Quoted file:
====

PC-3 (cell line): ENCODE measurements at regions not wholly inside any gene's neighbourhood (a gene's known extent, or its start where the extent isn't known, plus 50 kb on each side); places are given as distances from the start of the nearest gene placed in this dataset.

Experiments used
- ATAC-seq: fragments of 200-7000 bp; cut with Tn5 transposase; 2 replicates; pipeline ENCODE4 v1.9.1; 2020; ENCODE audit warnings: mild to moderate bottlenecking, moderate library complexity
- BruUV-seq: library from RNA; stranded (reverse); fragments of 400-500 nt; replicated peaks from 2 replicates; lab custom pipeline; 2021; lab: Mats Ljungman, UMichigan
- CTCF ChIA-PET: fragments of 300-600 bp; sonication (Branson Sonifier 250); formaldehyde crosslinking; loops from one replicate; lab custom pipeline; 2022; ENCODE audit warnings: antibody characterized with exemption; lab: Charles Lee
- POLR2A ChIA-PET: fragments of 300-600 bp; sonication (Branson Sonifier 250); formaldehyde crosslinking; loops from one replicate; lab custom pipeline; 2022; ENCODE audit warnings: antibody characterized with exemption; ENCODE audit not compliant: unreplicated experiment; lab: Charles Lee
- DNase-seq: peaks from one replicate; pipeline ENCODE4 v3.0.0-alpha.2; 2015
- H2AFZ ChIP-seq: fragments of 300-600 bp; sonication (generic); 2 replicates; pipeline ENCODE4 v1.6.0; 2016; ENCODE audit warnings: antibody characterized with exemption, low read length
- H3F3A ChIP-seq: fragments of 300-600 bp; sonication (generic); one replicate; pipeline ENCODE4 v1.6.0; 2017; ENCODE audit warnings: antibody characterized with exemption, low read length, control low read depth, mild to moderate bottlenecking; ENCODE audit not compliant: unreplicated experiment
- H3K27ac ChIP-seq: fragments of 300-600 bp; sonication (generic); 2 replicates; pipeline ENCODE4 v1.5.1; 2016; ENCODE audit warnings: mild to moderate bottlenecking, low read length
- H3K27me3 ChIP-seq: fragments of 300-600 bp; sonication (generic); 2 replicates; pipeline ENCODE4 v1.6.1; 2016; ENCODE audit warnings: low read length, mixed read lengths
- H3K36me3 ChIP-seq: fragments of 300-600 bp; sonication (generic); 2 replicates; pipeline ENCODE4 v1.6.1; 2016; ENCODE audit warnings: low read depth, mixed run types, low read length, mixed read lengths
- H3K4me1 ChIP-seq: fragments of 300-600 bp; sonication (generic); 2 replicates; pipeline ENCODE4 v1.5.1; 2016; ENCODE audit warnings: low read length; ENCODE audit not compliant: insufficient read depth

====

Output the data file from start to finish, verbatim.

PC-3 (cell line): ENCODE measurements at regions not wholly inside any gene's neighbourhood (a gene's known extent, or its start where the extent isn't known, plus 50 kb on each side); places are given as distances from the start of the nearest gene placed in this dataset.

Experiments used
- ATAC-seq: fragments of 200-7000 bp; cut with Tn5 transposase; 2 replicates; pipeline ENCODE4 v1.9.1; 2020; ENCODE audit warnings: mild to moderate bottlenecking, moderate library complexity
- BruUV-seq: library from RNA; stranded (reverse); fragments of 400-500 nt; replicated peaks from 2 replicates; lab custom pipeline; 2021; lab: Mats Ljungman, UMichigan
- CTCF ChIA-PET: fragments of 300-600 bp; sonication (Branson Sonifier 250); formaldehyde crosslinking; loops from one replicate; lab custom pipeline; 2022; ENCODE audit warnings: antibody characterized with exemption; lab: Charles Lee
- POLR2A ChIA-PET: fragments of 300-600 bp; sonication (Branson Sonifier 250); formaldehyde crosslinking; loops from one replicate; lab custom pipeline; 2022; ENCODE audit warnings: antibody characterized with exemption; ENCODE audit not compliant: unreplicated experiment; lab: Charles Lee
- DNase-seq: peaks from one replicate; pipeline ENCODE4 v3.0.0-alpha.2; 2015
- H2AFZ ChIP-seq: fragments of 300-600 bp; sonication (generic); 2 replicates; pipeline ENCODE4 v1.6.0; 2016; ENCODE audit warnings: antibody characterized with exemption, low read length
- H3F3A ChIP-seq: fragments of 300-600 bp; sonication (generic); one replicate; pipeline ENCODE4 v1.6.0; 2017; ENCODE audit warnings: antibody characterized with exemption, low read length, control low read depth, mild to moderate bottlenecking; ENCODE audit not compliant: unreplicated experiment
- H3K27ac ChIP-seq: fragments of 300-600 bp; sonication (generic); 2 replicates; pipeline ENCODE4 v1.5.1; 2016; ENCODE audit warnings: mild to moderate bottlenecking, low read length
- H3K27me3 ChIP-seq: fragments of 300-600 bp; sonication (generic); 2 replicates; pipeline ENCODE4 v1.6.1; 2016; ENCODE audit warnings: low read length, mixed read lengths
- H3K36me3 ChIP-seq: fragments of 300-600 bp; sonication (generic); 2 replicates; pipeline ENCODE4 v1.6.1; 2016; ENCODE audit warnings: low read depth, mixed run types, low read length, mixed read lengths
- H3K4me1 ChIP-seq: fragments of 300-600 bp; sonication (generic); 2 replicates; pipeline ENCODE4 v1.5.1; 2016; ENCODE audit warnings: low read length; ENCODE audit not compliant: insufficient read depth